"When I was at university, I loved the engine side of motorsports. My dissertation was actually on engine performance as well so it’s always been a keen interest of mine. I actually wanted to work for myself, start an engine tuning business, then I thought about working in rallying, ending up in WRC because I really liked rally cars. It was just by pure luck that I ended up with an interview at Williams and it was like a dream for me. Once I started there it was just a complete eye-opener and it really is the pinnacle of motorsport. I’m really grateful to be working now at a company that makes the engines F1 cars run on. One of the highlights was I got to go the Silverstone tyre test in 2019 with Williams working alongside their tyre engineer and that was amazing.
"Now that I’ve worked in F1 it’s exactly where I want to be. I would love to see where the driving myself takes me, but I really do love engineering and I hope to stay here for the rest of my career. I don't think I would [go into my own business] because from the jobs I have had so far, I really like being part of a team and, and I think I’m much happier having lots of people around me. It will also hopefully help me with Formula Woman with being in a high-pressured environment."
"Now that I’ve worked in F1 it’s exactly where I want to be.
Isla is also part of the Dare to Be Different program, which was started by Susie Wolff back in 2016 to encourage young girls to get involved in the motorsports industry. When I asked her what Formula Woman meant to her and what potential it could have, she replied,
"I think it is absolutely fantastic that the entry fee is very low and that it’s open to women of all ages, because the initiatives I’ve seen from other places so far seem to cap at 16 years old. It’s great for young drivers but not really for people my age who’d love to go into racing too. The amount of women who would want to do it surely from back [in 2004] to now will be a lot more, I think the potential is huge and once it's been on TV, that it will grow and grow, and I think that they will genuinely find racing drivers from it.
"It really should be no different being a female in motorsport but as it's so male dominated, you have to have these initiatives, at least until we do get a more level playing field in terms of gender etc. If other initiatives were inspired by Formula Woman, perhaps to focus on maybe people who'd love to drive who maybe have a disability or are lower income, that would be great.
"[Compared to other female-inclusive series,] I think Extreme E is great with the fact that 50% of the grid is female, and of course W Series, because I believe there's no entry fee I don't think I think that's fantastic, but these are all for experienced racing drivers. So Formula Woman's different in the sense that it is a very cost effective way for women to become a racing driver from the start."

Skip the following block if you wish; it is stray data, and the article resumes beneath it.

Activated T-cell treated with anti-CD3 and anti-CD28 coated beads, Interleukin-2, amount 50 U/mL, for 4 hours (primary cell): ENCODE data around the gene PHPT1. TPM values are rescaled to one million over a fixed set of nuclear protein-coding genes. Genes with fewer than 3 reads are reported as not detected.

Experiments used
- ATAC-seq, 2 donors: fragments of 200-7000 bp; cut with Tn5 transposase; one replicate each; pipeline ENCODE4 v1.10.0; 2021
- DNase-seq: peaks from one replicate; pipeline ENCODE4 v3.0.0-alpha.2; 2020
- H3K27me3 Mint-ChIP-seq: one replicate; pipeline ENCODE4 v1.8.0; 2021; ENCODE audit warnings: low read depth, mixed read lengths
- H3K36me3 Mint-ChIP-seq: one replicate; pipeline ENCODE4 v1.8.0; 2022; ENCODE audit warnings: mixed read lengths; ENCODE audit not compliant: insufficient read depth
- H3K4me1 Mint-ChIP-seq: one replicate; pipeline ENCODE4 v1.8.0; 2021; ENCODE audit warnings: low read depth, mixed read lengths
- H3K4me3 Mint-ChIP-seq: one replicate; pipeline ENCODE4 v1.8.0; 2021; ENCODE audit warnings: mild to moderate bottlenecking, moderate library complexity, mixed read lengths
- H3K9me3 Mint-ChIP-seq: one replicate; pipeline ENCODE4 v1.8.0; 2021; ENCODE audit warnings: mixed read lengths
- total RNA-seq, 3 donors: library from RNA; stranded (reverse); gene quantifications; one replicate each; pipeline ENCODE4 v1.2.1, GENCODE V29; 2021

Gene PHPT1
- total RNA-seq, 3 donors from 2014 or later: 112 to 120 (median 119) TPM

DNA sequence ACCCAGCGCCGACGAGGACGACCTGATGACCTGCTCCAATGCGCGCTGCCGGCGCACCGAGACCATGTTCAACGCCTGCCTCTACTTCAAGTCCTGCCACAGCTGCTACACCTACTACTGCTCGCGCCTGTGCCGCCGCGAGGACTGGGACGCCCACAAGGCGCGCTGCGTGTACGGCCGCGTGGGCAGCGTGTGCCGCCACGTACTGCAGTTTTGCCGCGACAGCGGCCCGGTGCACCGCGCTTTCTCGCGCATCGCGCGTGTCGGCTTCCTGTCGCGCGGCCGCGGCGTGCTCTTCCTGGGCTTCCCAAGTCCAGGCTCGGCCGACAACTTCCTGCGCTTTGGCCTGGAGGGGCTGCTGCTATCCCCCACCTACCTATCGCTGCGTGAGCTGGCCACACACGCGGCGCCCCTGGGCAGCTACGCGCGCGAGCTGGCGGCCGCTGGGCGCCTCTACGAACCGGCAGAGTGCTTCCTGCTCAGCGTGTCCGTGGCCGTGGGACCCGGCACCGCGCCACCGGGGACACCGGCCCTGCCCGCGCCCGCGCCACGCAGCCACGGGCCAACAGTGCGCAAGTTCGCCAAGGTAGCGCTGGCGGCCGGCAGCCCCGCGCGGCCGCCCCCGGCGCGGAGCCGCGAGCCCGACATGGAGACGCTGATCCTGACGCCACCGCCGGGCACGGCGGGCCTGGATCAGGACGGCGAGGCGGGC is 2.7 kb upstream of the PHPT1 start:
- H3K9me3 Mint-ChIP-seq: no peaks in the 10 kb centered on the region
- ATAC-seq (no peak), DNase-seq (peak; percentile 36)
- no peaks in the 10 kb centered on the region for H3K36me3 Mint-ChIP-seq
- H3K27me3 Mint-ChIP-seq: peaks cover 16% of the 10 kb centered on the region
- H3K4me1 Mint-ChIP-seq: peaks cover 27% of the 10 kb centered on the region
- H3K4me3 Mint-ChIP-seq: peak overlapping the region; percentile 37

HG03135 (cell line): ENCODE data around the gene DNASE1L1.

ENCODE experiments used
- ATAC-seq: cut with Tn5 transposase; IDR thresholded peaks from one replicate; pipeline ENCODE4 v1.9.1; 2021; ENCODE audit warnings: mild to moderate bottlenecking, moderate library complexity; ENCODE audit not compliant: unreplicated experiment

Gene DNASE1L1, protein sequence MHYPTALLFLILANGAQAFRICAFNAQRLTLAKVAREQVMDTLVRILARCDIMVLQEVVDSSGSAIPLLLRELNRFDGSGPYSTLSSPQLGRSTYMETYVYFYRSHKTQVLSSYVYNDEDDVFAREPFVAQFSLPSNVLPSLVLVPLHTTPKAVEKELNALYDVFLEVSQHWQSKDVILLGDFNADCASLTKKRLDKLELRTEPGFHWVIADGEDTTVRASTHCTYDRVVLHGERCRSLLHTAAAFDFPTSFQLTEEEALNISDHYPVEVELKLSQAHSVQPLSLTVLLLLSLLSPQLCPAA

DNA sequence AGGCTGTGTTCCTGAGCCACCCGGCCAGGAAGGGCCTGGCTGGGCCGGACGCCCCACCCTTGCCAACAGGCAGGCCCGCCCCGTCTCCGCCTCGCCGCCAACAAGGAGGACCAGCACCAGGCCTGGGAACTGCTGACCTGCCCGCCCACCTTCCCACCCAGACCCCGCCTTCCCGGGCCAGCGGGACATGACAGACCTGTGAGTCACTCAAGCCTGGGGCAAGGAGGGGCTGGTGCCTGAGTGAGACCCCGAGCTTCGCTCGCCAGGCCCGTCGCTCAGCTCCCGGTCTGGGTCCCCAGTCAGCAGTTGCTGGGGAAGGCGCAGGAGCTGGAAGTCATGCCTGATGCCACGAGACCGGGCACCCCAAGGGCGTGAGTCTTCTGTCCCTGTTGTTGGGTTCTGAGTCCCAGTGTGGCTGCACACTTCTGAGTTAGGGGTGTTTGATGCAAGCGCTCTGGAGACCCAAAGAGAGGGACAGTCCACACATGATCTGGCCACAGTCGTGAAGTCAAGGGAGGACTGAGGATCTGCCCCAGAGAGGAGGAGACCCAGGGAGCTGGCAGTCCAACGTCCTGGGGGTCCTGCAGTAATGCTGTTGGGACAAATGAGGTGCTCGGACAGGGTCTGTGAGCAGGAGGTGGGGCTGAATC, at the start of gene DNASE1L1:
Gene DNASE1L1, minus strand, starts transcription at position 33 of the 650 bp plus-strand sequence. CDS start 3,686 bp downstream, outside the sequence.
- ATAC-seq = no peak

Susie Wolff also stands out as one of Isla’s biggest role models in the sport, alongside drivers across F1 and rallying.
"Some of my favourite F1 drivers would be Lewis Hamilton, Daniel Ricciardo, and Sergio Perez. Beyond that one of my favourite people in the paddock is Susie Wolff because she Scottish, I’m Scottish, and two she's she's done a fantastic job with racing. Also she's a Formula E team principal and a mother and wife, so I just think she's a complete all around role model for girls out there. She's done so much with her life already and she's just a total inspiration. Then Molly Taylor, I’ve been following her for years now. She’s probably my favourite from the rallying world (along with Colin McRae) and she’s really fast."
With her experience of working in the pinnacle of motor racing, Isla has plenty of advice to share with aspiring girls looking to go into motorsports.
"I would make sure to have your CV stand out and not put too much pressure on yourself where it doesn't have to be. You don’t have to be going to help some race team every weekend, although that would be fantastic. It doesn't just have to be that, there's so many different ways you can make yourself and you CV stand out, like showing that you can work as part of a team and also be independent, that you’re determined. If I was going to give myself advice if I was still in university it would be to do extras on top of studying.
"But definitely number one would be don't even think about being a minority if you're only one of few females in the class, and try your best not to worry about what anyone thinks and and to just go for it in what you want to do."
This was such a cool interview with Isla, and all of her socials are linked below! Follow my Twitter to keep up to date on my new articles and share if you enjoyed it!